Temple et al., (2011) identified the various ways to assess multicultural books to ensure they are authentic. When selecting books, look for the following attributes :• Language is authentic• Culture is presented without stereotyping• Author and illustrator depict authentic perspectives• Cultural details are naturally embedded into the story• Details such as historical events are accurate• Students should be presented with a variety of multicultural books
• Students feel welcome in school.• Students need to understand and empathize with people who are different from them(Temple, Martinez, Yokota, & Naylor, 2011)• It can give children the ability to participate and function in the world.• It gives equal representation to those who have once been silenced.(Gopalakrishnan, 2010)
Multicultural Literature is “about groupswho have been previouslyunderrepresented and oftenmarginalized by society as a whole.”(Gopalakrishnan, 2010)
Multicultural Literature provides all students with a “critical approach” when they are living within a population that is “more and more diverse.” (Gopalakrishnan, 2010)
• Critical literacy involves students questioning and taking action• It is reading to find the message that is hidden within the story• Reading through a critical approach allows students “the power to see the value of their readings and to help them believe that they can succeed and change the world to be a better place for themselves” (Gopalakrishnan, 2011, p. 10).
This kind of literature encourages our students to form connections with the texts they are reading and their lives. Through the use of these texts, we help them “read the world through the word.” (Shor, 1999, p. 1)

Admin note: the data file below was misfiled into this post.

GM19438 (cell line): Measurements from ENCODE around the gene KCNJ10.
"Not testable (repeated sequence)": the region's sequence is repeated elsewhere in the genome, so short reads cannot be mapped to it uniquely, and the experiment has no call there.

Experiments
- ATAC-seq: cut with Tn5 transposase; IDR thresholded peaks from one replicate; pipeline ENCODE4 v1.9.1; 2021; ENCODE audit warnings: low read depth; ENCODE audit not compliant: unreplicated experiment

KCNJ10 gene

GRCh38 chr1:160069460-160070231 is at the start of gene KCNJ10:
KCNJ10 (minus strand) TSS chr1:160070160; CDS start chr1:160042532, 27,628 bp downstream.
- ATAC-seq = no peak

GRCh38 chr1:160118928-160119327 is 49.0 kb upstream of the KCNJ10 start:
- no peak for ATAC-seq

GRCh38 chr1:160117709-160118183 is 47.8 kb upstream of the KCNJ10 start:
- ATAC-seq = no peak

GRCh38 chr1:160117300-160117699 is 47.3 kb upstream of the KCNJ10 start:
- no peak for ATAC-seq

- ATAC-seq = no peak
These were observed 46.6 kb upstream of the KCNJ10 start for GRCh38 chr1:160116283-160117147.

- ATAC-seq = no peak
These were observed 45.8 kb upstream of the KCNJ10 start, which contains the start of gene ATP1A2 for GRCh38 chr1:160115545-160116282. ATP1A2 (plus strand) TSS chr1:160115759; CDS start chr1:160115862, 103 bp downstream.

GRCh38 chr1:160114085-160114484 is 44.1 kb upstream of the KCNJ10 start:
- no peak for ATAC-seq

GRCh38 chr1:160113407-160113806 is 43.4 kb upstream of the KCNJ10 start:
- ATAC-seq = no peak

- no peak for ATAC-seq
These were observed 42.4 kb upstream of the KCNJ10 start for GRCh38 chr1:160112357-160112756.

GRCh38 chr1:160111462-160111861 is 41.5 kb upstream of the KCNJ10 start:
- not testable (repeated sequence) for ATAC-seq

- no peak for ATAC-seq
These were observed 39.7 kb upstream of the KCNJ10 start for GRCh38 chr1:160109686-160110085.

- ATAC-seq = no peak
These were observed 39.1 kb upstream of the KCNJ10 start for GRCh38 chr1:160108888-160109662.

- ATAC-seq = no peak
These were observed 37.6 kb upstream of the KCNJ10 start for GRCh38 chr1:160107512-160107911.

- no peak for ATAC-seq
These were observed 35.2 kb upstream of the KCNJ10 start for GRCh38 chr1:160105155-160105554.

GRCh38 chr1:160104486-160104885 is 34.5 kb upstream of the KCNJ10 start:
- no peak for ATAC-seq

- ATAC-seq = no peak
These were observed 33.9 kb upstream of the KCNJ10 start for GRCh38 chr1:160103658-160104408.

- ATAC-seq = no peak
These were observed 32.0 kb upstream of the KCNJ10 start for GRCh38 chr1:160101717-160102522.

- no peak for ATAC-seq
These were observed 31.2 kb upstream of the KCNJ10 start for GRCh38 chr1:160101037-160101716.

With the incorporation of thisliterature, underrepresented groups aregiven respect and appreciation, as wediscover the many traditions and beliefsbeautifying each group.
With our world becoming a true “Melting Pot”, students are taught that we all have commonalities as people. Therefore, we must not discriminate “based on cultural and ethnic differences.” (Gopalakrishnan, 2010)
Multicultural Literature provides“representation and validation” to the“countless voices” that were not heardbefore. Students can learn from theirstories, which are filled with obstaclesand triumph.
From their experiences, students can begin to understand and empathize with people who are different from them.“If books do not portray differences, students cannot learn to transcend them.” (Temple, Martinez, Yokota, & Naylor, 2011)• Students can see through a “window” what others’ lives are like (Bishop, 1990 as cited in Temple, Martinez, & Yokota, 2011)
Our literature must reflect our society because the differences are “tearing apart the fabric of society” (Temple, Martinez, Yokota, & Naylor, 2011).The literature also serves as a “mirror” for students to see their own lives through the stories they are reading (Bishop, 1990 as cited in Temple, Martinez, Yokota, 2011).
“…helping students to develop the knowledge, attitudes, and skills that will allow them to participate in a democratic and free society” (Temple, Martinez, & Yokota, 2011, p. 107). Is this not what we hope for our students?
Drucker, M. J. (2003). What reading teachers should know about ESL learners. The Reading Teacher, 57(1), 22-29.Elliott, J. B., & Dupuis, M. M. (2002). Young adult literature in the classroom. Newark, DE: International Reading Association, Inc.Gopalakrishnan, A. (2011). Multicultural Children’s Literature: A critical issues approach. SAGE Publications.Temple, C., Martinez, M., & Yokota, J. (2011). Childrens books in childrens hands: An introduction to their literature. (4 ed.). Boston, MA: Pearson.